Recently, I learned that the American Academy of Arts and Sciences, with support from the Sloan Foundation, had undertaken a path-breaking project to examine what scientists understand about the public. The Academy held four sessions on the topic with experts over the past year and a half, and then asked me to write a paper about the workshops and what they taught and revealed.
The initiative, and my paper, are scheduled to be unveiled at an event at the American Association for the Advancement of Science auditorium in Washington, D.C., on June 29, co-sponsored by the American Academy of Arts and Sciences and the Washington Science Policy Alliance. The event requires registration, and here is a write up for it: Read More
In an ever more connected and globalized world, we’re increasingly confronted with the ways in which our actions–whether political, economic, or other–can have enormous impacts in other regions. Unfortunately, when it comes to oceans, it has been easy to ignore the devastation that occurs below a seemingly pristine surface. Today is World Oceans Day and as Brett Israel points out, they make up 70 percent of the planet’s surface. And given that 95 percent remains unmapped, the marine realm is our generation’s great unexplored frontier.
After a disaster like the BP spill, images like this brown pelican drenched in oil remind us that we ought to be better stewards of oceans. But too often, we forget as soon as we turn the newspaper page or click a different url. Jeremy Jackson’s right: We’re wrecking oceans through overfishing, climate change, and pollution. So watch, listen, and most importantly, remember…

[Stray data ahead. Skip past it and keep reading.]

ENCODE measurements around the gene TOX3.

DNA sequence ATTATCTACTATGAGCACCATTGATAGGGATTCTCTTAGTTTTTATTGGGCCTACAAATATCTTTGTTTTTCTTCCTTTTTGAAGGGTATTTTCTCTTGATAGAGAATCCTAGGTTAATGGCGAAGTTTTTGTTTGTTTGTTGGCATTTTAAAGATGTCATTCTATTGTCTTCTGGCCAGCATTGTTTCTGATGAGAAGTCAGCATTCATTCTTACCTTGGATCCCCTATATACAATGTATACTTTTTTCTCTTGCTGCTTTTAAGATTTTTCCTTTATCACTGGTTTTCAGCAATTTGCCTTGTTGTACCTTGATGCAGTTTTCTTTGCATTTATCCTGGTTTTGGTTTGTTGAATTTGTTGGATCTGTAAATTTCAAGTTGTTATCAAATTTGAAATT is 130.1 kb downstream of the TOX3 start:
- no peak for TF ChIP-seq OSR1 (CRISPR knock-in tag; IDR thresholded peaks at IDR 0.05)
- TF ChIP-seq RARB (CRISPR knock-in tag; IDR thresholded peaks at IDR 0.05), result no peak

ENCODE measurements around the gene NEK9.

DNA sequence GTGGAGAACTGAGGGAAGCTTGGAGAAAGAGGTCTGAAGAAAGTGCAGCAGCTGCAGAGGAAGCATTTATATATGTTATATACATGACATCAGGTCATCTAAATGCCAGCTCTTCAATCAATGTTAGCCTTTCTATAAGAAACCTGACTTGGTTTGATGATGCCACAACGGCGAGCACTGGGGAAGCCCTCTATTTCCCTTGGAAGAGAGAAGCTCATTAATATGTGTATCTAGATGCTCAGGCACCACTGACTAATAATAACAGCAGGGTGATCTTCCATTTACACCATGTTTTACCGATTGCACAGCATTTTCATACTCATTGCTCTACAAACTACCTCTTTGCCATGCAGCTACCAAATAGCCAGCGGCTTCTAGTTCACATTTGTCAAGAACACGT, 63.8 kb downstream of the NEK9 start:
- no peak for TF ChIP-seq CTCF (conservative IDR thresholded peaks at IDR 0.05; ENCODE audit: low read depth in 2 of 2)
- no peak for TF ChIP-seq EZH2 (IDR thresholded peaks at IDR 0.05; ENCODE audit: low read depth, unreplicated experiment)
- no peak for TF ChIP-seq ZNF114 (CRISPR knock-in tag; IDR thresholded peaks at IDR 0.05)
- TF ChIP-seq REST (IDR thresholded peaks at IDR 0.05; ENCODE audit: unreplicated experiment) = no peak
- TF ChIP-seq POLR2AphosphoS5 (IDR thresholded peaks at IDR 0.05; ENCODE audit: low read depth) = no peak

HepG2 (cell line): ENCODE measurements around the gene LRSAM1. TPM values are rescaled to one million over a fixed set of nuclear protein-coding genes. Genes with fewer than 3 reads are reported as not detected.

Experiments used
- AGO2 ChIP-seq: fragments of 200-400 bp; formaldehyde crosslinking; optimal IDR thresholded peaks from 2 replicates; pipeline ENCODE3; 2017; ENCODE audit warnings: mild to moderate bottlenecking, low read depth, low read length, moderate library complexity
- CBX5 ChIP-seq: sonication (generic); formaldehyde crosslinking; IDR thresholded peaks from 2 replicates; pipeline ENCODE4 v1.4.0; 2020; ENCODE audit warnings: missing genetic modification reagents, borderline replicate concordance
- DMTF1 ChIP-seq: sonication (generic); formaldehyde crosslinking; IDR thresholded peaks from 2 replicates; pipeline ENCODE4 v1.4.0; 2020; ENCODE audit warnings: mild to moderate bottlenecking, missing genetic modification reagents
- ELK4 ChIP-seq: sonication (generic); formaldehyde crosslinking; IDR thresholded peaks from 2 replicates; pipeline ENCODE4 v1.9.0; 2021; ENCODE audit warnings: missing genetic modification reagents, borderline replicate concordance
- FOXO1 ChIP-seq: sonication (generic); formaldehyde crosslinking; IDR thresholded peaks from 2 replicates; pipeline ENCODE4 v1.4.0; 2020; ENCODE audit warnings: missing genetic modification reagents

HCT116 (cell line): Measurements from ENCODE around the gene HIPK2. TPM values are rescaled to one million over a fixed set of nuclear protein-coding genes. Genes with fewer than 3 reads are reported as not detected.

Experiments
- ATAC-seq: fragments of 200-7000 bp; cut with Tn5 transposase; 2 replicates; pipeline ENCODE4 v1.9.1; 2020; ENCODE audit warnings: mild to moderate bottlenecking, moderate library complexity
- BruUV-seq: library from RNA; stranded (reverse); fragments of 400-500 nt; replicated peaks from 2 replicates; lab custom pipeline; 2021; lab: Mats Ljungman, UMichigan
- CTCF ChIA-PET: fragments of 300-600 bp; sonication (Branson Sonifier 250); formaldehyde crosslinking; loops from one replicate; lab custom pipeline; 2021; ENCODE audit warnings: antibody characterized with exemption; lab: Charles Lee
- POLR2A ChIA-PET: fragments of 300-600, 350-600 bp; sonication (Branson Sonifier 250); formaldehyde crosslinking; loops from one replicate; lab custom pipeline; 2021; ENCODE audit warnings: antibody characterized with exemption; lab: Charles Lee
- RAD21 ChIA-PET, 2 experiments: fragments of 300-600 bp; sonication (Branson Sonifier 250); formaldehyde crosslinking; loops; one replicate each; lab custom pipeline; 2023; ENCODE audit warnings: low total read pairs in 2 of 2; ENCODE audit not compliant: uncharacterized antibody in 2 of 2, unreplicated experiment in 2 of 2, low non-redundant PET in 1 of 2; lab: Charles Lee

It’s received both tremendous praise and endless scorn. The president’s science adviser and the National Science Teachers Association extol it. The New Atheists loathe it and have repeatedly attacked it.
And today, after a whirlwind first year in print, Unscientific America: How Scientific Illiteracy Threatens Our Future officially debuts in paperback! Already over at Amazon.com, there are only two paperbacks now left in stock…but we’re assured more are on the way.
The paperback edition contains a new preface, addressing some of the questions and criticisms that earlier editions received. Without giving too much away:
* We consider the latest data on science and the U.S. public.
* We consider the impact of “ClimateGate” on the book’s broader argument about science communication.
* We stand by and defend our “Chapter 8,” about the New Atheism. Read More